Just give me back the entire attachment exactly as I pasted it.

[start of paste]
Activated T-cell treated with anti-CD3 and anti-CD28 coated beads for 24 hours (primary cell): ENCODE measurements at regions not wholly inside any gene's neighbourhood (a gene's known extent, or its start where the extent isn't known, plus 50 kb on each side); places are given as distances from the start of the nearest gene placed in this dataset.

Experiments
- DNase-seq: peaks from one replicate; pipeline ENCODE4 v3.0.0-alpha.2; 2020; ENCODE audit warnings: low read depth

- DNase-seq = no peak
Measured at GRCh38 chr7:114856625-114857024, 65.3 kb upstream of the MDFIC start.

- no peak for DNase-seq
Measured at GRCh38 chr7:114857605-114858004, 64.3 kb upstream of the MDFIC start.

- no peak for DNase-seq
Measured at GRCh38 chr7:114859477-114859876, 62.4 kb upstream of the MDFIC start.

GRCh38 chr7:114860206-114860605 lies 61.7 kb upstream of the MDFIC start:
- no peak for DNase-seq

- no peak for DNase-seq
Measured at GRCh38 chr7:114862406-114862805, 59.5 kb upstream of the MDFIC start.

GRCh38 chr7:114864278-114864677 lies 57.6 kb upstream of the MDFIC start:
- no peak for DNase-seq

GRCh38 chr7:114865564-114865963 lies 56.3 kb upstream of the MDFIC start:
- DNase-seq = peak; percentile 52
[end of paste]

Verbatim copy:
Activated T-cell treated with anti-CD3 and anti-CD28 coated beads for 24 hours (primary cell): ENCODE measurements at regions not wholly inside any gene's neighbourhood (a gene's known extent, or its start where the extent isn't known, plus 50 kb on each side); places are given as distances from the start of the nearest gene placed in this dataset.

Experiments
- DNase-seq: peaks from one replicate; pipeline ENCODE4 v3.0.0-alpha.2; 2020; ENCODE audit warnings: low read depth

- DNase-seq = no peak
Measured at GRCh38 chr7:114856625-114857024, 65.3 kb upstream of the MDFIC start.

- no peak for DNase-seq
Measured at GRCh38 chr7:114857605-114858004, 64.3 kb upstream of the MDFIC start.

- no peak for DNase-seq
Measured at GRCh38 chr7:114859477-114859876, 62.4 kb upstream of the MDFIC start.

GRCh38 chr7:114860206-114860605 lies 61.7 kb upstream of the MDFIC start:
- no peak for DNase-seq

- no peak for DNase-seq
Measured at GRCh38 chr7:114862406-114862805, 59.5 kb upstream of the MDFIC start.

GRCh38 chr7:114864278-114864677 lies 57.6 kb upstream of the MDFIC start:
- no peak for DNase-seq

GRCh38 chr7:114865564-114865963 lies 56.3 kb upstream of the MDFIC start:
- DNase-seq = peak; percentile 52